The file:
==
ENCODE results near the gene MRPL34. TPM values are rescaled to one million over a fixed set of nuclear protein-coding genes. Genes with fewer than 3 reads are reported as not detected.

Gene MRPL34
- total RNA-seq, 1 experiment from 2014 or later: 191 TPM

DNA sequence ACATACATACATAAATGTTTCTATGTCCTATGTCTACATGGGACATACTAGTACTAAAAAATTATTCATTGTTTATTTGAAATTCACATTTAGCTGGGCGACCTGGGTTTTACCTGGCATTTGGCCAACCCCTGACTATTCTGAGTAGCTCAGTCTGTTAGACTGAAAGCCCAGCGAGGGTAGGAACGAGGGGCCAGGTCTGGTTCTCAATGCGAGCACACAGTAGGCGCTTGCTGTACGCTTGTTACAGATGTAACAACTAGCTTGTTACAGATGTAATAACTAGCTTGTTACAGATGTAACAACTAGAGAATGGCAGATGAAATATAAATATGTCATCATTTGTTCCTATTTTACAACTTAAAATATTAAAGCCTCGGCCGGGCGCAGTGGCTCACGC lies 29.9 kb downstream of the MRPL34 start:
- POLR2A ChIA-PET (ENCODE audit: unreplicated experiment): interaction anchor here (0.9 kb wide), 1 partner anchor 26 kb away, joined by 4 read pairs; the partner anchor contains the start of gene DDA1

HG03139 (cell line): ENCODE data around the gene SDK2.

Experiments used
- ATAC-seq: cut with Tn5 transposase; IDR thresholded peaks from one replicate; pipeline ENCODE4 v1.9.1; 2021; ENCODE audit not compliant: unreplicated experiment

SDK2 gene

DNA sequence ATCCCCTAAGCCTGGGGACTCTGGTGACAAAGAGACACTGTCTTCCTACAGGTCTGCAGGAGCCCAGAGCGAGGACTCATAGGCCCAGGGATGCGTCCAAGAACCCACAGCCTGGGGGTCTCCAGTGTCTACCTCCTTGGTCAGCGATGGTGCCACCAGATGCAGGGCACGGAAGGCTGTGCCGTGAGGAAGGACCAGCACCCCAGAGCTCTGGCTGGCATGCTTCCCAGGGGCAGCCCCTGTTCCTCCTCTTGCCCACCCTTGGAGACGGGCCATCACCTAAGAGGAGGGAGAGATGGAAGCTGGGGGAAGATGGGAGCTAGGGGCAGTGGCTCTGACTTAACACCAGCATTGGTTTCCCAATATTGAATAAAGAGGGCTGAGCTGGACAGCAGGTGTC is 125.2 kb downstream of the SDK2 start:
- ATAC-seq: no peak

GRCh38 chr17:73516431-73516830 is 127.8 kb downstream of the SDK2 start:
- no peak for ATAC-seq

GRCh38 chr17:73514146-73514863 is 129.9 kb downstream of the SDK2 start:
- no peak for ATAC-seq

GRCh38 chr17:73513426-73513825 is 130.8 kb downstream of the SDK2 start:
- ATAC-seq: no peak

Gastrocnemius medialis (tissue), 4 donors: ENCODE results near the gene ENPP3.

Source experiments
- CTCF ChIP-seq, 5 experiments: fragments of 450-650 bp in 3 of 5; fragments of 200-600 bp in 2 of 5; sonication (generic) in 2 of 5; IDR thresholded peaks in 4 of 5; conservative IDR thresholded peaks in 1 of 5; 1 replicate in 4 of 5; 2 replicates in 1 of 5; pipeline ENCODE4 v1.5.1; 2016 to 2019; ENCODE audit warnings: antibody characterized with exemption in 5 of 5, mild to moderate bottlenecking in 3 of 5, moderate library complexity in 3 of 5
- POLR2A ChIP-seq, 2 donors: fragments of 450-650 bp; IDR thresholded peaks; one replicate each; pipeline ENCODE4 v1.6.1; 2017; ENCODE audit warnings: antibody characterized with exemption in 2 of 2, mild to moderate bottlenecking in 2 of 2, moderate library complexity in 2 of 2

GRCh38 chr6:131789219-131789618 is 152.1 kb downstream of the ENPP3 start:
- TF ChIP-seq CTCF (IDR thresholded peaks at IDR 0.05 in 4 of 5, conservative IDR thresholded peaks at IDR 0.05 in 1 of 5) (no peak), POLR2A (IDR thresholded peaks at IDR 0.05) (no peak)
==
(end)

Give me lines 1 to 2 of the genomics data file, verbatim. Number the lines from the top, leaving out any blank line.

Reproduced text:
ENCODE results near the gene MRPL34. TPM values are rescaled to one million over a fixed set of nuclear protein-coding genes. Genes with fewer than 3 reads are reported as not detected.

Gene MRPL34